7.2 K-means Clustering

7.2.1 Example in R


Let us apply \(K\)-means clustering to find \(K=3\) groups in the famous Fisher’s iris data set (variables Sepal.Width and Petal.Length variables only)

##   [1] 3 3 3 3 3 3 3 3 3 3 3 3 3 3 3 3 3 3 3 3 3 3 3 3 3 3 3 3 3
##  [30] 3 3 3 3 3 3 3 3 3 3 3 3 3 3 3 3 3 3 3 3 3 1 1 1 1 1 1 1 1
##  [59] 1 1 1 1 1 1 1 1 1 1 1 1 1 1 1 1 1 1 1 2 1 1 1 1 1 2 1 1 1
##  [88] 1 1 1 1 1 1 1 1 1 1 1 1 1 2 2 2 2 2 2 1 2 2 2 2 2 2 1 2 2
## [117] 2 2 2 1 2 1 2 1 2 2 1 1 2 2 2 2 2 2 2 2 2 2 1 2 2 2 2 2 2
## [146] 2 1 2 2 2

Later we’ll see that nstart is responsible for random restarting the (local) optimisation procedure, just like we did in the previous chapter.


plot of chunk unnamed-chunk-7

The colours indicate the detected clusters,

while the plotting characters – the true iris species

Note that they were not used during the clustering procedure!
(we’re dealing with unsupervised learning)


A contingency table for detected vs. true clusters:

##    
##     setosa versicolor virginica
##   1      0         48         9
##   2      0          2        41
##   3     50          0         0
## [1] 0.9266667

The discovered partition matches the original one very well.

7.2.2 Problem Statement


The aim of \(K\)-means clustering is to find \(K\) “good” cluster centres \(\boldsymbol\mu_{1,\cdot}, \dots, \boldsymbol\mu_{K,\cdot}\).

Then, a point \(\mathbf{x}_{i,\cdot}\) will be assigned to the cluster represented by the closest centre.

Closest == w.r.t. the squared Euclidean distance.

Assuming all the points are in a \(p\)-dimensional space, \(\mathbb{R}^p\), \[ d(\mathbf{x}_{i,\cdot}, \boldsymbol\mu_{k,\cdot}) = \| \mathbf{x}_{i,\cdot} - \boldsymbol\mu_{k,\cdot} \|^2 = \sum_{j=1}^p \left(x_{i,j}-\mu_{k,j}\right)^2 \]


The \(i\)-th point’s cluster is determined by: \[ \mathrm{C}(i) = \mathrm{arg}\min_{k=1,\dots,K} d(\mathbf{x}_{i,\cdot}, \boldsymbol\mu_{k,\cdot}), \] where \(\mathrm{arg}\min\) == argument minimum == the index \(k\) that minimises the given expression.


In the previous example, we have:

##   Petal.Length Sepal.Width
## 1     4.328070    2.750877
## 2     5.672093    3.032558
## 3     1.462000    3.428000

plot of chunk unnamed-chunk-9


Here is the partition of the whole \(\mathbb{R}^2\) space into clusters based on the closeness to the three cluster centres:

plot of chunk unnamed-chunk-10

(*) For the interested, see “Voronoi diagrams”.


To compute the pairwise distances, we may call pdist::pdist():

##          [,1]     [,2]       [,3]
## [1,] 3.022380 4.297590 0.09501583
## [2,] 2.938649 4.272217 0.43246734
## [3,] 3.061196 4.375298 0.27969268
## [4,] 2.849538 4.172638 0.33019394
## [5,] 3.048705 4.309613 0.18283319
## [6,] 2.868316 4.065708 0.52860963


Therefore, the cluster memberships (\(\mathrm{arg}\min\)s) can be determined by:

##   [1] 3 3 3 3 3 3 3 3 3 3 3 3 3 3 3 3 3 3 3 3 3 3 3 3 3 3 3 3 3
##  [30] 3 3 3 3 3 3 3 3 3 3 3 3 3 3 3 3 3 3 3 3 3 1 1 1 1 1 1 1 1
##  [59] 1 1 1 1 1 1 1 1 1 1 1 1 1 1 1 1 1 1 1 2 1 1 1 1 1 2 1 1 1
##  [88] 1 1 1 1 1 1 1 1 1 1 1 1 1 2 2 2 2 2 2 1 2 2 2 2 2 2 1 2 2
## [117] 2 2 2 1 2 1 2 1 2 2 1 1 2 2 2 2 2 2 2 2 2 2 1 2 2 2 2 2 2
## [146] 2 1 2 2 2
## [1] TRUE

7.2.3 Algorithms for the K-means Problem


How to find “good” cluster centres?

In the \(K\)-means clustering, we wish to find \(\boldsymbol\mu_{1,\cdot}, \dots, \boldsymbol\mu_{K,\cdot}\) that minimise the total within-cluster distances (distances from each point to each own cluster centre): \[ \min_{\boldsymbol\mu_{1,\cdot}, \dots, \boldsymbol\mu_{K,\cdot} \in \mathbb{R}^p} \sum_{i=1}^n d(\mathbf{x}_{i,\cdot}, \boldsymbol\mu_{C(i),\cdot}), \] Note that the \(\boldsymbol\mu\)s are also “hidden” inside the point-to-cluster belongingness mapping, \(\mathrm{C}\).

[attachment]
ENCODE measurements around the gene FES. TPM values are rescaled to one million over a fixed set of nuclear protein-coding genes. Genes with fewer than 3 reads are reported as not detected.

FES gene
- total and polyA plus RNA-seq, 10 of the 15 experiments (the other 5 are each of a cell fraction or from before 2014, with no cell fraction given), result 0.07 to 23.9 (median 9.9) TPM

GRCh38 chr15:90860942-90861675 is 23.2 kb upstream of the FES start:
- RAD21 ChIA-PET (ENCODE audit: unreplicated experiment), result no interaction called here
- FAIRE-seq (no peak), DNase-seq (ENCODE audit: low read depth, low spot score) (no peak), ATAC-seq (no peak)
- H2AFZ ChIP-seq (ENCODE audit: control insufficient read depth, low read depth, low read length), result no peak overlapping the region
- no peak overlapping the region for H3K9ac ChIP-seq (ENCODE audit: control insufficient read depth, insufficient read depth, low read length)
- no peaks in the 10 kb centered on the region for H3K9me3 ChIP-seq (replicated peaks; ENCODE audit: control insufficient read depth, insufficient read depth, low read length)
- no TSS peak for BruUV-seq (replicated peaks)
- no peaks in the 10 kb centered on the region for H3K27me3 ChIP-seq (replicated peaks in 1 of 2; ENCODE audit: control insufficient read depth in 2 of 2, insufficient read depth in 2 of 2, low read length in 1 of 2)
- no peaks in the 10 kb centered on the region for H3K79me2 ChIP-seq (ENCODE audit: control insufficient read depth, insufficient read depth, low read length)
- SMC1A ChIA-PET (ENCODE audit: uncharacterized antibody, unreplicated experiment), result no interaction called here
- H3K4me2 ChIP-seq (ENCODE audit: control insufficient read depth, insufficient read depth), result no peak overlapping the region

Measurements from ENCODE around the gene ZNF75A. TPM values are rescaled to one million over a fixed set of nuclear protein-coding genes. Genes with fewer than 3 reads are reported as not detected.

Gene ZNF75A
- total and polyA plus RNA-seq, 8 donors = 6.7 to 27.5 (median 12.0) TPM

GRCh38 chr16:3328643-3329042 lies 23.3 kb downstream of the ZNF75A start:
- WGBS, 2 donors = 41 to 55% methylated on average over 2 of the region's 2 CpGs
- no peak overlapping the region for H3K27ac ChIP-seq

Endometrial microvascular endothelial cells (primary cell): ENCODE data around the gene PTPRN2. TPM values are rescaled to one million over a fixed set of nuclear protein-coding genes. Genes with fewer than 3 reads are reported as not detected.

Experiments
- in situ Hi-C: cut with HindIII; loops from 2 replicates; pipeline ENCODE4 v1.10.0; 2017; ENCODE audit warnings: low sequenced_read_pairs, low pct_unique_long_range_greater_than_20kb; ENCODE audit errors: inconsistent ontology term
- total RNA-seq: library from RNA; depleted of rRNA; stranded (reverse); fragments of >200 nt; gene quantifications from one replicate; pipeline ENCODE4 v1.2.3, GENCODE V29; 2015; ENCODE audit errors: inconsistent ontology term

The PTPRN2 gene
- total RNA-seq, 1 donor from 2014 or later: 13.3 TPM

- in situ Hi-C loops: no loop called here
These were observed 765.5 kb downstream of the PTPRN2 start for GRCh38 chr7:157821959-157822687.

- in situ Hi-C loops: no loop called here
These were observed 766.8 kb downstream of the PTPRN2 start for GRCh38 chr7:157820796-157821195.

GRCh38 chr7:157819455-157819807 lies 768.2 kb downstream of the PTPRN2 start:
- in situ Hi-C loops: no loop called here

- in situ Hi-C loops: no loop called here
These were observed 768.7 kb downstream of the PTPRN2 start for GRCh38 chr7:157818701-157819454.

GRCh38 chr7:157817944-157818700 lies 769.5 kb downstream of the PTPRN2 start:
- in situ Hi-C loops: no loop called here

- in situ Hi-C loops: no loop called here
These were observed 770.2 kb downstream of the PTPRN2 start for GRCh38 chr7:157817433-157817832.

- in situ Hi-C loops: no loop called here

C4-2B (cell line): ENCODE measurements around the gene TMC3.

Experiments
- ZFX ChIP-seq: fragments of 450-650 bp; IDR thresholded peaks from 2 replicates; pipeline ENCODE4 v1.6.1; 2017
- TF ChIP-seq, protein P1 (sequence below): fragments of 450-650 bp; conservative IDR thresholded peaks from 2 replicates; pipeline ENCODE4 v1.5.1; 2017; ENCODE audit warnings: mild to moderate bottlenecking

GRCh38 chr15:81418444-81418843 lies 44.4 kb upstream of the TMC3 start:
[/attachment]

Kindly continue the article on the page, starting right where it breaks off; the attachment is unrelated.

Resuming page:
Expanding the above yields: \[ \min_{\boldsymbol\mu_{1,\cdot}, \dots, \boldsymbol\mu_{K,\cdot} \in \mathbb{R}^p} \sum_{i=1}^n \left( \min_{k=1,\dots,K} \sum_{j=1}^p \left(x_{i,j}-\mu_{k,j}\right)^2 \right). \] Unfortunately, the \(\min\) operator in the objective function makes this optimisation problem not tractable with the methods discussed in the previous chapter.


The above problem is hard to solve.

(*) More precisely, it is an NP-hard problem.

Therefore, in practice we use various heuristics to solve it.

kmeans() in R implements the Hartigan-Wong, Lloyd, Forgy and MacQueen algorithms.

(*) Technically, there is no such thing as “the K-means algorithm” – all the above are particular heuristic approaches to solving the K-means clustering problem as specified by the aforementioned optimisation task.

By setting nstart = 10 above, we ask the (Hartigan-Wong) algorithm to find 10 solution candidates obtained by considering different random initial clusterings and choose the best one (with respect to the sum of within-cluster distance) amongst them. This does not guarantee finding the optimal solution, especially in high-dimensional spaces, but increases the likelihood of such.


Lloyd’s algorithm (1957) is sometimes referred to as “the” K-means algorithm:

  1. Start with random cluster centres \(\boldsymbol\mu_{1,\cdot}, \dots, \boldsymbol\mu_{K,\cdot}\).

  2. For each point \(\mathbf{x}_{i,\cdot}\), determine its closest centre \(C(i)\in\{1,\dots,K\}\).

  3. For each cluster \(k\in\{1,\dots,K\}\), compute the new cluster centre \(\boldsymbol\mu_{k,\cdot}\) as the componentwise arithmetic mean of the coordinates of all the point indices \(i\) such that \(C(i)=k\).

  4. If the cluster centres changed since last iteration, go to step 2, otherwise stop and return the result.


(*) Example implementation:

##      Petal.Length Sepal.Width
## [1,]     1.106172    2.994400
## [2,]     1.394794    3.321308
## [3,]     6.754820    3.808716


##   Petal.Length Sepal.Width
## 1     1.462000    3.428000
## 2     4.328070    2.750877
## 3     5.672093    3.032558
##   Petal.Length Sepal.Width
## 1     4.328070    2.750877
## 2     5.672093    3.032558
## 3     1.462000    3.428000